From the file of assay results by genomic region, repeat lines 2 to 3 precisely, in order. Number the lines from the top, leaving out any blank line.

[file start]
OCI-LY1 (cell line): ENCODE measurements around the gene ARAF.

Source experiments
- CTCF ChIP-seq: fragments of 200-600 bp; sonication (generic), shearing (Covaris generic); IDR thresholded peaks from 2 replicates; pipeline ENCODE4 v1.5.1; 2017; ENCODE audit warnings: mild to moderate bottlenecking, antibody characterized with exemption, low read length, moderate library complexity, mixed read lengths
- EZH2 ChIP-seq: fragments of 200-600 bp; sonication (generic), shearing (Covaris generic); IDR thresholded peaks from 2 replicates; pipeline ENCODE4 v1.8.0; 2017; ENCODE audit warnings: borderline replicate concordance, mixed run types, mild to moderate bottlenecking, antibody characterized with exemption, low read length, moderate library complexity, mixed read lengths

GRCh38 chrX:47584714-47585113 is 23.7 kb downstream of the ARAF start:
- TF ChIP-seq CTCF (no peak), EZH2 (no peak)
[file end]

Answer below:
Source experiments
- CTCF ChIP-seq: fragments of 200-600 bp; sonication (generic), shearing (Covaris generic); IDR thresholded peaks from 2 replicates; pipeline ENCODE4 v1.5.1; 2017; ENCODE audit warnings: mild to moderate bottlenecking, antibody characterized with exemption, low read length, moderate library complexity, mixed read lengths